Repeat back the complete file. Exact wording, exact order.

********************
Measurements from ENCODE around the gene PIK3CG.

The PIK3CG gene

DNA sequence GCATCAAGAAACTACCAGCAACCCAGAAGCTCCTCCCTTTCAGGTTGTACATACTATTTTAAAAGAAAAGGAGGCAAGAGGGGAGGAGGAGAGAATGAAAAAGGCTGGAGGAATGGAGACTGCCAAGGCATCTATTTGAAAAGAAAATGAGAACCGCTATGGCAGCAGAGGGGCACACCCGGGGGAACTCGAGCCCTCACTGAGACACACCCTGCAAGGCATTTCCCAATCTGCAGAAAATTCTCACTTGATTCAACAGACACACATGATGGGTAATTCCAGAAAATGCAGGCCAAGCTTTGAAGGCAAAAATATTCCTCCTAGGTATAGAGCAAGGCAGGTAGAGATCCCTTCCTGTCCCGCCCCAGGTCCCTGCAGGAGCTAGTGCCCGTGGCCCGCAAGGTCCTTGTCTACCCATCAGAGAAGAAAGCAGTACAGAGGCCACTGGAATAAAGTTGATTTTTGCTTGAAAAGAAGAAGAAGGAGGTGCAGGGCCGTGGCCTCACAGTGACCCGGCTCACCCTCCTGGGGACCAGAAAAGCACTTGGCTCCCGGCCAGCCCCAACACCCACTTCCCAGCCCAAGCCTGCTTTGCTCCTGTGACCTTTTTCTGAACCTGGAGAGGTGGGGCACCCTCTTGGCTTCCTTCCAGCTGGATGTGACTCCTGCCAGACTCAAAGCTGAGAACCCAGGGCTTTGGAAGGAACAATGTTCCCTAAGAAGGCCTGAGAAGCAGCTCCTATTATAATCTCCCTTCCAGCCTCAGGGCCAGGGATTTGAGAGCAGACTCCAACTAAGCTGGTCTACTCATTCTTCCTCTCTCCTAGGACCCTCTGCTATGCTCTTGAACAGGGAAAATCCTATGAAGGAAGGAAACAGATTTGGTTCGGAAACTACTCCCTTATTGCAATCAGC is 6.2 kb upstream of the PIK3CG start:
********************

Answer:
Measurements from ENCODE around the gene PIK3CG.

The PIK3CG gene

DNA sequence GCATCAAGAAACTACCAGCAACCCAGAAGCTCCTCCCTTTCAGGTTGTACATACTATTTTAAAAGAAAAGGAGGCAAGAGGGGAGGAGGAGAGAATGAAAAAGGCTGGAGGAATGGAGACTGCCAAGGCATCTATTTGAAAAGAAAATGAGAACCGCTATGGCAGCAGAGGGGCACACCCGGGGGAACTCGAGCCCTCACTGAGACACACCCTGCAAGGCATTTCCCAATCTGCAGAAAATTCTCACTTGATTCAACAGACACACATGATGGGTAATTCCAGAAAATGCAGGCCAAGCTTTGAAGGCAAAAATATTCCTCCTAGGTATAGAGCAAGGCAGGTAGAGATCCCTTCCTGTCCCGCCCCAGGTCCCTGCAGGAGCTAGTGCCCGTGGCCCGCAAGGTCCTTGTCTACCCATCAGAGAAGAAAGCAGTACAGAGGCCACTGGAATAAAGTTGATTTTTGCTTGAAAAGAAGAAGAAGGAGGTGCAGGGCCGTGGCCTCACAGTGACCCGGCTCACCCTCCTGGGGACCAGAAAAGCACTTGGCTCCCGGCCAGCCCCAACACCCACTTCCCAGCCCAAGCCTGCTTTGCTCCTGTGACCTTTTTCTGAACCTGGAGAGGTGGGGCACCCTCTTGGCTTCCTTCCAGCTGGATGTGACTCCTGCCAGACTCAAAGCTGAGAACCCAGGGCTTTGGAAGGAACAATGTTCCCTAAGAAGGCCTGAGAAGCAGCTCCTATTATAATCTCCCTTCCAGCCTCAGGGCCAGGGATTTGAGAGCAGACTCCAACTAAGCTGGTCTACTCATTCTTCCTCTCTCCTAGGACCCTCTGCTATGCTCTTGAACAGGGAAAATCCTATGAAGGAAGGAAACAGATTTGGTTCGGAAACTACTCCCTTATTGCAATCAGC is 6.2 kb upstream of the PIK3CG start: